Raw: DVD Review
Already the enfant terrible of the festival scene after viewers at Cannes apparently fainted and vomited during screenings, French director Julia Ducournau's stylistically nourishing body horror may have already put some off.
However, this tale is more one of coming-of-age, self-acceptance, sibling rivalry and the usual outsider trying to fit in story that cinema so often delivers.
The waif-like Garrance Mareillier (who carries more than a passing visual reference to Zoey Deutch via way of Isabelle Adjani) is Justine, who, as the film begins, is heading to enrol in the veterinary college frequented by generations of her family.
At a roadside cafe, there's uproar when her mother discovers the slop mashed potatoes Justine's been served come with a sausage within. Surely, no cause for concern - however, Justine and all her family shun the carnivorous ways and are staunch vegetarians.
Dropped at the college, Justine is thrown into a brutal hazeing ceremony that afflicts all newcomers - forced on all fours, and herded like cattle to an abattoir, the first year students are dropped deep into a world of work, partying, hedonistic almost Bacchanial excess and plenty of flesh on show.Justine reunites with her sister, Alexia (Rumpf) who's also there and has been for a few years. Initially reticent, the duo reform and repair some of the brittle bridges that scatter siblings - before an unlikely bond is discovered and a hunger awoken in Justine...
Raw may have at its core a tale of cannibalism, and there's certainly enough pleasures of the flesh put upon the screen, but the hybrid of horror and occasional shocks is more riddled with an atmosphere of unease and suspense than an outright desire to induce nausea in its audience.
It's perhaps pertinent if you are of a queasy disposition to take degrees of caution, but certainly the gore on the screen is a lot less effective or bloody than Raw's reputation would suggest.
More startling is director Julia Ducournau's commitment to this fearless debut; it pulls together elements of every coming of age film you've seen. From elements of Ginger Snaps to the hedonism of Trainspotting, via way of startling and striking imagery (some of it ripped from Carrie), the film crackles with visual flair throughout.
It helps that Mareiller's aloofness sells the other-worldly edges of what plays out, and as the rapacious hunger within is awoken, she manages to sell the almost feral transformation incredibly well and sympathetically as the principles tangle and conflict with the primal urges within.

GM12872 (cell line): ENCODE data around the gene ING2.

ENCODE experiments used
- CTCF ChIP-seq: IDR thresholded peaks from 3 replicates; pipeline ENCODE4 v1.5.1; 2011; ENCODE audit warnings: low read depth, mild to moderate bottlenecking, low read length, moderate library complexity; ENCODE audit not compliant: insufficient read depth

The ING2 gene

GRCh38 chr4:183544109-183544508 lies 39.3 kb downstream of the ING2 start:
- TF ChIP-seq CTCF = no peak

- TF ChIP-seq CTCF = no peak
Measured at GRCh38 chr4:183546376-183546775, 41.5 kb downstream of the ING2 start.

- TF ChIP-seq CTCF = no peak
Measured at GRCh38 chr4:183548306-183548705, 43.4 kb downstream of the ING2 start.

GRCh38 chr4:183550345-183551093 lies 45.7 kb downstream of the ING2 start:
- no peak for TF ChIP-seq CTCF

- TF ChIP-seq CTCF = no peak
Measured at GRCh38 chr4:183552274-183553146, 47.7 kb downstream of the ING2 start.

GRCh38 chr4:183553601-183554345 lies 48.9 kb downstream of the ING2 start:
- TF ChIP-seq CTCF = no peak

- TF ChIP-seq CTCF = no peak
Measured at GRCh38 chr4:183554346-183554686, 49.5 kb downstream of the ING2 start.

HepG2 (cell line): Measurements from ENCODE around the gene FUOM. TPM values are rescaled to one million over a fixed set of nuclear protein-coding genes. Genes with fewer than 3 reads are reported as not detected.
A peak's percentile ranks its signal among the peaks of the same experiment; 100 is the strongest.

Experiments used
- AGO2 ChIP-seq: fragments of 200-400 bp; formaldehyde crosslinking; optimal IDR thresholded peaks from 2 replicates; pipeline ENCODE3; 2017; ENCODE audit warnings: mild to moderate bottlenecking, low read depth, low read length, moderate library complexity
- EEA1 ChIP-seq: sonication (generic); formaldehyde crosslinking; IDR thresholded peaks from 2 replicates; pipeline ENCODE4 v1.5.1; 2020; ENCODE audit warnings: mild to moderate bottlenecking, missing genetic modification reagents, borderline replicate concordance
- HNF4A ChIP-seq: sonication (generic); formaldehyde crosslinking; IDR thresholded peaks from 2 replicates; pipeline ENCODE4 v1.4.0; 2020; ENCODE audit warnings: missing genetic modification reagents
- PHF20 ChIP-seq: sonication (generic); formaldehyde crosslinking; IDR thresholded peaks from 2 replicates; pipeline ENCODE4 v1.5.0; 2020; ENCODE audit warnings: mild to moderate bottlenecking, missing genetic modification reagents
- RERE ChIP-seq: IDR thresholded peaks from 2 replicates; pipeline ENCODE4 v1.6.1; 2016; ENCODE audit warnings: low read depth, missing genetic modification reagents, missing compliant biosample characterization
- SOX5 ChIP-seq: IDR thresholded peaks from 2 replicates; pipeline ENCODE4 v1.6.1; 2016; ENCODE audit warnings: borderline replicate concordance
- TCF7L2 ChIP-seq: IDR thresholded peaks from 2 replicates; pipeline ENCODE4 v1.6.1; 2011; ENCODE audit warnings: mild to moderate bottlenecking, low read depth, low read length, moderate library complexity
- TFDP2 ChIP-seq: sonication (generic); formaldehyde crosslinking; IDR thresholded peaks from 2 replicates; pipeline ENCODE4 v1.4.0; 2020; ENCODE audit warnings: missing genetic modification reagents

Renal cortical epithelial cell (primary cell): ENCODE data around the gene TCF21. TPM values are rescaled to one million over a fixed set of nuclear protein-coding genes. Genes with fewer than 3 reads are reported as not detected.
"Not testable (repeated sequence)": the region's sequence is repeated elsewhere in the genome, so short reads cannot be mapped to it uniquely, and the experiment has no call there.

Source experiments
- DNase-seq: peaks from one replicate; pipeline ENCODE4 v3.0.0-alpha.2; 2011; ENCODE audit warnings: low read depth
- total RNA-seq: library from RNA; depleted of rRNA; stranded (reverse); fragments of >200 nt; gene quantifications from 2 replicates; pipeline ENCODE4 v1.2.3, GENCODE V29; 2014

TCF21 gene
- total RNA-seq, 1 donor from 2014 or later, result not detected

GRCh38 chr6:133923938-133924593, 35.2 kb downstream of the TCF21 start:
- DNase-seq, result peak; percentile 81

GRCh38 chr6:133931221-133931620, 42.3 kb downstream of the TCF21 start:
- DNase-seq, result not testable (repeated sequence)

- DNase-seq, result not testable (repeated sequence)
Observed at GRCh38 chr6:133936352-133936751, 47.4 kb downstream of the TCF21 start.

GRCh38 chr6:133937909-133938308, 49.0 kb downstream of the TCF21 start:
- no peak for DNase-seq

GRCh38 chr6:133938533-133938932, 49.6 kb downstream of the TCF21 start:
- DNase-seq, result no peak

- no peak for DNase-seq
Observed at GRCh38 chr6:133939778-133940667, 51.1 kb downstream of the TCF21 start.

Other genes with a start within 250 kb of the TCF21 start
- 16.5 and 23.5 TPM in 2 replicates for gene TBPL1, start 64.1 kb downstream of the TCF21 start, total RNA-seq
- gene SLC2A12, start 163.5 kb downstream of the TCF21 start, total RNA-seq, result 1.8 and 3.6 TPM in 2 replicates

From hints of her being seduced into the almost cult-like world of the pledges to looking at meat on a counter, Mareiller does more with little than you'd expect to see and the restraint adds much to her character who's simultaneously coming of age and trying to find her place in the world. It helps that these themes are not new, and have been explored before - but rarely with the pertinence and female point of view leading the way.
The script hints a lot at what's going on, and there are delicious double entendres that come to life as the film ends - indeed Justine's told that "an animal that's tasted flesh isn't exactly safe", but there's a studious once over with Raw that almost veers into parody in the final cinematic furlong.
It's not that the gore hits a crescendo, more that the score hits a one louder approach that threatens to topple the audaciousness of what's already played out. Certainly, Ducournau would have benefited from being a little more hands-off as the film veers towards its darkly twisted denouement.
With escalating sibling rivalry at its core, Raw's feral and visceral in parts, drowning its coming of age observations and cannibalism in its female point of view.
Coupled with a fevered lead whose occasionally dead eyes hint at the conflict and the primal hunger within, Raw's certainly a film not for all tastes. But for those willing to surrender themselves to its deft stylish touches, and its hints of horrors as well as its outright taste for shocks, it's one hell of an experience, and one hell of a fiery debut.